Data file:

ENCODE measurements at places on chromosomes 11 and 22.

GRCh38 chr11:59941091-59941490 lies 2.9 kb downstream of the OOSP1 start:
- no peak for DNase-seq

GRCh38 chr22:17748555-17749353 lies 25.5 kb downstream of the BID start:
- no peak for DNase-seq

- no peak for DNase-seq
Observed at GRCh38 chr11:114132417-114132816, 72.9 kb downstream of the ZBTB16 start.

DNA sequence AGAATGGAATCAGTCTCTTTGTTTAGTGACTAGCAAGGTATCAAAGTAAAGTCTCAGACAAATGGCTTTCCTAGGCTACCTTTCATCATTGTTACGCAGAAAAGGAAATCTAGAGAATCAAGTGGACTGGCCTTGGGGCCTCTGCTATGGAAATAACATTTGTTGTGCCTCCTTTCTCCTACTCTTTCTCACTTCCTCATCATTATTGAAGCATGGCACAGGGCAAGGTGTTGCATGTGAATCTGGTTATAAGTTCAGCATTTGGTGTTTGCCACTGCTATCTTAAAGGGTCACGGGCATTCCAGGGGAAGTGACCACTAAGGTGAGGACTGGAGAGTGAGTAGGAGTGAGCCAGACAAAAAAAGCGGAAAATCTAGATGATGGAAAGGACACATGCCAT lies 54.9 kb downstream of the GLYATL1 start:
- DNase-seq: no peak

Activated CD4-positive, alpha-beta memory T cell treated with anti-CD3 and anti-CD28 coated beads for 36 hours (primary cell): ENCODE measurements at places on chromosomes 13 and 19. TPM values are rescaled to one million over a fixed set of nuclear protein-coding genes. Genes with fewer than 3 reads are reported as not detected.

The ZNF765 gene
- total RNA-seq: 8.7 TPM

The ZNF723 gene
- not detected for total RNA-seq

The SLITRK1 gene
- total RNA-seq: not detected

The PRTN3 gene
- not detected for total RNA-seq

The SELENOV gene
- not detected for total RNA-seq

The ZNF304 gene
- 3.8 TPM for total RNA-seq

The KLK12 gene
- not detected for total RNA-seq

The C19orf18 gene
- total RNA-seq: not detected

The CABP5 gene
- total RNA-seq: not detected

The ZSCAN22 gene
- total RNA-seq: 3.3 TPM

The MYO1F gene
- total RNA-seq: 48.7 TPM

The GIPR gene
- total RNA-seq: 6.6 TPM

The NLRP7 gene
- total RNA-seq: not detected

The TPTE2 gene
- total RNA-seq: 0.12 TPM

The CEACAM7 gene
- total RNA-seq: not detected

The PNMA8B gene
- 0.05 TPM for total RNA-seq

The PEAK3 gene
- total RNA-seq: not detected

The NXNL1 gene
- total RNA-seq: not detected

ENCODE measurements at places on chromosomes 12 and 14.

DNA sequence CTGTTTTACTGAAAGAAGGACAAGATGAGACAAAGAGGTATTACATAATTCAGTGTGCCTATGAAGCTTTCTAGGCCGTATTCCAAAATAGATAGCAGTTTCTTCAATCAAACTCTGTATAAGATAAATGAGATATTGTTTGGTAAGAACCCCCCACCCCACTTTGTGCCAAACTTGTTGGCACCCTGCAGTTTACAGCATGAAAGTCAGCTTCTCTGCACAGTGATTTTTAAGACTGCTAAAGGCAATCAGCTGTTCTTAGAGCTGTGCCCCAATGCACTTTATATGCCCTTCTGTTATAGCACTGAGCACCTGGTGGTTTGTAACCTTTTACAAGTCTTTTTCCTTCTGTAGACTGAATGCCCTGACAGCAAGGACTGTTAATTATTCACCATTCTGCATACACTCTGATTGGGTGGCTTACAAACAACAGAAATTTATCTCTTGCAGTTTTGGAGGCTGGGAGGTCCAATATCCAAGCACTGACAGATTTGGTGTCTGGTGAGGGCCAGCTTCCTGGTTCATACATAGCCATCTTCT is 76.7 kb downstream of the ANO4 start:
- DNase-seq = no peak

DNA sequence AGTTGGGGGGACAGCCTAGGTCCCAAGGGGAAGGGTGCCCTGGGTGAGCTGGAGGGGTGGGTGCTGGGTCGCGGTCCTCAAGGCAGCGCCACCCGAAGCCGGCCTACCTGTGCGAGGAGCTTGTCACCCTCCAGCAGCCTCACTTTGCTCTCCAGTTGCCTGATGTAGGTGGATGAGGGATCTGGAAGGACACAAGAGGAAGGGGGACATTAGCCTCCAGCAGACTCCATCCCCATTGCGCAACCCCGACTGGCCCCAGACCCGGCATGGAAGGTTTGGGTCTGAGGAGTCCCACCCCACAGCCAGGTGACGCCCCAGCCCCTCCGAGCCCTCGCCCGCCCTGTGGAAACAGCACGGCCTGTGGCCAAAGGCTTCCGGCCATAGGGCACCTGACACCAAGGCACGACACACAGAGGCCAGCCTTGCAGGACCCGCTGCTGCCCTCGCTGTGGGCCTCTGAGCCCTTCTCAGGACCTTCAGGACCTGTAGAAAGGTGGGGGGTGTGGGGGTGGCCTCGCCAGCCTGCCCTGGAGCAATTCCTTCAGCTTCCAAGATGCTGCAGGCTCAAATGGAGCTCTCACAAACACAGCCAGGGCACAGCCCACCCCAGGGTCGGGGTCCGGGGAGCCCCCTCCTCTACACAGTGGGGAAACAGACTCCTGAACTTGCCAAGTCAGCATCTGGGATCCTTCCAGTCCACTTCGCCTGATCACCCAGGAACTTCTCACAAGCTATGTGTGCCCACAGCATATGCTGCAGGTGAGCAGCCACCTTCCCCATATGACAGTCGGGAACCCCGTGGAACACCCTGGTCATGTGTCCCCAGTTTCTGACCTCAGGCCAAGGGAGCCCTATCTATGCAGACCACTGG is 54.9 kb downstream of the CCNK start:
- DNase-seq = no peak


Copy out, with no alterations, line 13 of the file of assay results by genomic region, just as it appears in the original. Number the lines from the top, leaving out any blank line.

The ZNF723 gene